From Up on Poppy Hill (Kokuriko-zaka kara) Review (TIFF 2011)

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Today at TIFF I checked out the new Japanese anime film, From up on Poppy Hill. This film is part of the TIFF kids program, so I was very worried about a few things. Would the movie be dubbed? Gross. Would there be kids running around? Also a little gross. Would an anime nerd, elbow deep in Cheetos, sit beside me. Very gross. As you can see, going to this film was quite a risky move for me, but I survived The Raid, so I thought I would be fine. It turned out that the film was subtitled (yay!), and the audience consisted of respectable anime fans, as the Studio Ghibli logo received a round of applause. Film festival crowds make me want to cry tears of joy.

There is quite a bit going on behind the scenes of a film like this. The director, Goro Miyazaki, is the son of anime legend, Hayao Miyazaki, known for such classics as Lupin the Third: Castle of Cagliostro, Princess Mononoke, Spirited Away and My Neighbor Totoro, all under the renowned Studio Ghibli. This is Goro’s second film, his first being Tales of Earthsea, which possessed many of the individual elements of a great Ghibli film, but it failed to come together as a whole. I’m happy to report that his second effort is a success. From up on Poppy Hill is a touching emotional story about the pains and joys of growing up, and importance of fighting for what you believe in.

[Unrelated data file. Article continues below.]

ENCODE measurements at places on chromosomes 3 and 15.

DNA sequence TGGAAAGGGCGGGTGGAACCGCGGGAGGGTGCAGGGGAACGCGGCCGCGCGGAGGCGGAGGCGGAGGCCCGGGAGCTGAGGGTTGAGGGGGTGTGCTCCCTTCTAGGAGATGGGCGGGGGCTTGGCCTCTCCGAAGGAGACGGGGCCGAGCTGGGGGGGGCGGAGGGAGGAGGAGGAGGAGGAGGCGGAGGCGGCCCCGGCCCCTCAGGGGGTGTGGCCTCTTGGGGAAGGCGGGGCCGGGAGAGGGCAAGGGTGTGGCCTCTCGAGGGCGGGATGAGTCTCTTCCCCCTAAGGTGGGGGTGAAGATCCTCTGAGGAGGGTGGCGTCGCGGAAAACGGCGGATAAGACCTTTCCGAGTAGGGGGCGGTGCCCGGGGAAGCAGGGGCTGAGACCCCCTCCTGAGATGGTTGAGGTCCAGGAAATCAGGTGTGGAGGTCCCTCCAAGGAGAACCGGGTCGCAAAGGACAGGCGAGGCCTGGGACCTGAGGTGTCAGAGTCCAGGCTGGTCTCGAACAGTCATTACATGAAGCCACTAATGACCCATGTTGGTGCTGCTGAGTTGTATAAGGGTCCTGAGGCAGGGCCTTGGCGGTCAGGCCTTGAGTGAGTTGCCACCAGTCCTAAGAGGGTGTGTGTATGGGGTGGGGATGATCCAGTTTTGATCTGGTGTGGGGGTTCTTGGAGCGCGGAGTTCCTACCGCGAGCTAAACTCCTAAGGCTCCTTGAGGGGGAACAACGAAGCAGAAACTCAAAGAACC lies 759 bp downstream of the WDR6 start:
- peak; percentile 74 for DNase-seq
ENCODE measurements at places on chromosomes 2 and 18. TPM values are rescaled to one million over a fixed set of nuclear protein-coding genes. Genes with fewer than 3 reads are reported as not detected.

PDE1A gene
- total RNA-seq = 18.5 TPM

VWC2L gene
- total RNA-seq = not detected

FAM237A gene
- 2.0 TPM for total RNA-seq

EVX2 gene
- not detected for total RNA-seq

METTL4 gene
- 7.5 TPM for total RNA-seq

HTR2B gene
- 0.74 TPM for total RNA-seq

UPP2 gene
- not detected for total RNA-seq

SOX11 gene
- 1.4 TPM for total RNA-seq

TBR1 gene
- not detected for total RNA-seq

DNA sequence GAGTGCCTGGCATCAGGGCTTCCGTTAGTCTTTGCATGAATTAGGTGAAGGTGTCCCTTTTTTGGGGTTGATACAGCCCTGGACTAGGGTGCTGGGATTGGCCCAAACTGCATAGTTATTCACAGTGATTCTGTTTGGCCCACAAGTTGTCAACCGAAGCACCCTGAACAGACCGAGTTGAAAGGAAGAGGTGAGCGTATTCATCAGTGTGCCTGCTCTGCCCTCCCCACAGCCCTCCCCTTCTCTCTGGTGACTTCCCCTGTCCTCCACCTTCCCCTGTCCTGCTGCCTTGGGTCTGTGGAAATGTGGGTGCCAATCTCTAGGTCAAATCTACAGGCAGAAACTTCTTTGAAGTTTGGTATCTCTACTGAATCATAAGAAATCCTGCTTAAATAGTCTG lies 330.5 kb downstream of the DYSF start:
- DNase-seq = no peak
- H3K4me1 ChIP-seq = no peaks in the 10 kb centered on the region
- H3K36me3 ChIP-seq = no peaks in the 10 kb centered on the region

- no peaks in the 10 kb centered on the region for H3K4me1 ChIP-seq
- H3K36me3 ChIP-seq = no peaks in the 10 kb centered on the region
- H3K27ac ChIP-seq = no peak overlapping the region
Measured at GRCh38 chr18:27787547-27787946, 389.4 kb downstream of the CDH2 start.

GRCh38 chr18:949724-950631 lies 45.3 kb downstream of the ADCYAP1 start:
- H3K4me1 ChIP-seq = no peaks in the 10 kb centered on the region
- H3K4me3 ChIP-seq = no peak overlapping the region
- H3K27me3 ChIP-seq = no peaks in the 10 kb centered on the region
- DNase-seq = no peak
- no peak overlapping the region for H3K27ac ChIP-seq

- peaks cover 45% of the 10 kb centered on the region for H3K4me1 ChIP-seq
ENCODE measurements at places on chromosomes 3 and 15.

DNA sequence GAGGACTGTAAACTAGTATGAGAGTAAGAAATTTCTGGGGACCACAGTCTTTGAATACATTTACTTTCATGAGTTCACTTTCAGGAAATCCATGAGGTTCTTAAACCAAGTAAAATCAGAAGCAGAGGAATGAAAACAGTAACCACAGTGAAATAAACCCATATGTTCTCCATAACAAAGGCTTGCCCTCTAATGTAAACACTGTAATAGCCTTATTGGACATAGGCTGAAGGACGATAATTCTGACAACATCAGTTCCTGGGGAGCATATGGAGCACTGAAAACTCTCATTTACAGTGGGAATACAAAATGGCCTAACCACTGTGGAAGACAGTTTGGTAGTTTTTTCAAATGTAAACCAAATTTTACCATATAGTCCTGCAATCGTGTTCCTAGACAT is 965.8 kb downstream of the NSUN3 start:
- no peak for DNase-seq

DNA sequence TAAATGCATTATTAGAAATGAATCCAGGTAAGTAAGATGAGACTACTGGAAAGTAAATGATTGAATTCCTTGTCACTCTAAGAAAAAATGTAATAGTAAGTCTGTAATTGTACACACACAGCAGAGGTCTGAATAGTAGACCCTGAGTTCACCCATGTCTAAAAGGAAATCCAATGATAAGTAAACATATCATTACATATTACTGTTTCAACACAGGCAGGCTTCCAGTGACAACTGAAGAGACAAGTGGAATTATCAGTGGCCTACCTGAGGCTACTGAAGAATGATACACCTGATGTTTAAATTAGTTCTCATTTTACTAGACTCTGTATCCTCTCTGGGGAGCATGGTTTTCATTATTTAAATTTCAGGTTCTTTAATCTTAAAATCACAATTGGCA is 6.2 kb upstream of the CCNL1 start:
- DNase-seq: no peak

The film is set during the 1960’s in a small town outside of Tokyo. The Olympics are coming to Tokyo and in order to prepare, many buildings are being built, while old ones are being torn down. One of the buildings set to be demolished is the clubhouse of the students at the local school. Upon hearing the news regarding the demolition of their clubhouse, the students band together in an attempt to save it. Caught in the middle of the action are two students, Umi and Shu, who harbour feelings for each other, but an emotionally devastating series of events may prevent them from ever being together.

The beginning of Poppy Hill starts off quite slowly, and for a time I was worried that Miyazaki may have missed the high benchmark of most Ghibli films, but I was quickly relieved after viewing a wonderful scene in which the students place banners on the clubhouse to protest the demolition, and the reckless Shu jumps off the roof of the clubhouse into a pool of water to express his disdain. Viewers will not find the usual Ghibli staples of the fantastic, supernatural or magical, but Miyazaki more than makes up for it, with charming characters and heart felt moments.

The characters are interesting and distinct, which makes them seem more like real people rather than animated characters. The animation style and music remind me of older Ghibli films, rather than more recent epics like Princess Mononoke and Spirited Away, but they suit the story’s setting and subject matter very well.

In the end, From up on Poppy Hill is a fine film and a worthy addition to the Studio Ghibli Filmography. There are plenty of smiles, laughs and touching moments to be experienced. I think that this is a great choice for a date night or a family movie, although it may be too mature, although not inappropriate, of a film for children.

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